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J Sci Med Sport. 2007 Apr;10(2):89-95. Epub 2006 Jun 21.

Cardiovascular responses during recreational 5-a-side indoor-soccer.

Author information

1
School of Sport and Exercise Sciences, Faculty of Medicine and Surgery, University of Rome Tor Vergata, Rome, Italy. castagnac@libero.it

Abstract

The aims of this study were to examine the cardiovascular response to recreational 5-a-side indoor-soccer (5v5) matches (5v5 study, 5v5S, n=15) and to assess the validity of using heart rate (HR) to estimate oxygen uptake (VO(2)) demands during actual game-play (validity study, VS, n=16) in young subjects (age 16.8+/-1.5 years). Game responses during 5v5S were assessed during 30 min matches using short-range telemetry heart-rate monitors. In VS games (12 min), VO(2) and HR were monitored with a portable gas analyser (K4b(2), COSMED, Rome, Italy). Individual HR-VO(2) relationships were determined from a laboratory treadmill run to exhaustion (VS) and a multistage shuttle running fitness test (5v5S) using K4b(2). Results showed that 5v5 elicits 83.5+/-5.4 and 75.3+/-11.2% of HR(peak) and VO(2peak), respectively. Ninety-one percent of the playing time (30 min) was spent at HR higher than 70% of HR(peak). In VS match, gas analyses revealed that only 71% of HR variance was explained by VO(2) variations. However, playing at approximately 70% of HR(peak) elicited 51.6+/-11.2% of VO(2peak). Group actual versus predicted VO(2) values demonstrated no significant differences (p>0.05), however, large confidence limits were observed (+6.20 and -10.53 mlkg(-1)min(-1)). These results show that HR and VO(2) responses to recreational 5v5 soccer in young athletes are similar to the exercise intensities recommended by ACSM for promoting cardiovascular health and suggest that HR is valid to prescribe and monitor aerobic intermittent exercise. These results also show that HR measures are acceptable for estimating VO(2) during intermittent exercise when assessing large groups, but show that large estimation errors can occur at the individual level.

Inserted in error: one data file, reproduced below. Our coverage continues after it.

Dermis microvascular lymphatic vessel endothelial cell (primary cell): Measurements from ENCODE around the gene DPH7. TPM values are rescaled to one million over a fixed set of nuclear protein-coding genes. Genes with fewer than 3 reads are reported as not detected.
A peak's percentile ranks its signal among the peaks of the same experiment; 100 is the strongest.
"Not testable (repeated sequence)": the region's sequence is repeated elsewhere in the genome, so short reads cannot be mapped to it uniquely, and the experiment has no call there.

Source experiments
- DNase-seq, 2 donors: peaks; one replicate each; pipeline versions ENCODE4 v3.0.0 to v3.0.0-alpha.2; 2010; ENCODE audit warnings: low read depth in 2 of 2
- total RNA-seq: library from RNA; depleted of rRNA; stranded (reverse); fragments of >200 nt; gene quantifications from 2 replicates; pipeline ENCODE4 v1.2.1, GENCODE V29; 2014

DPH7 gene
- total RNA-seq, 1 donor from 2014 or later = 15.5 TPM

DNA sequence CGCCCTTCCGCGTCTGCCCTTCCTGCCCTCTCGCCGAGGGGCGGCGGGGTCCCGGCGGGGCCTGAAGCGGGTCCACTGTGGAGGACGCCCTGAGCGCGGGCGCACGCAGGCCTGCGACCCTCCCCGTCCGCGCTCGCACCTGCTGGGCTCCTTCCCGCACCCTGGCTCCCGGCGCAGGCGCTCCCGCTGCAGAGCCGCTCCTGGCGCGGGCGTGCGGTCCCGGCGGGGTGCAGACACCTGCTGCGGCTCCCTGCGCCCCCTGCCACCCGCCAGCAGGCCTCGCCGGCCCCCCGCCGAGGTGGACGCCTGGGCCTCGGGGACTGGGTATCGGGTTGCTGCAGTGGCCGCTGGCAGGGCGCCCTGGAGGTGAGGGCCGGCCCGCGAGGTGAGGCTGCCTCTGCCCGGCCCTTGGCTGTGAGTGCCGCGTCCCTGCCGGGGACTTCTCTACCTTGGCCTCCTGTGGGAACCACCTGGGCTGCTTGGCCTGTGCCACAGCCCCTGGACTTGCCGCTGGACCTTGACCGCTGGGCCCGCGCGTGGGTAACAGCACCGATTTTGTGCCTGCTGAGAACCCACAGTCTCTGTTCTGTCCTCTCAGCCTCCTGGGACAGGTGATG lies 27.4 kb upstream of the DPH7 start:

PMID:
16797233
DOI:
10.1016/j.jsams.2006.05.010
[Indexed for MEDLINE]

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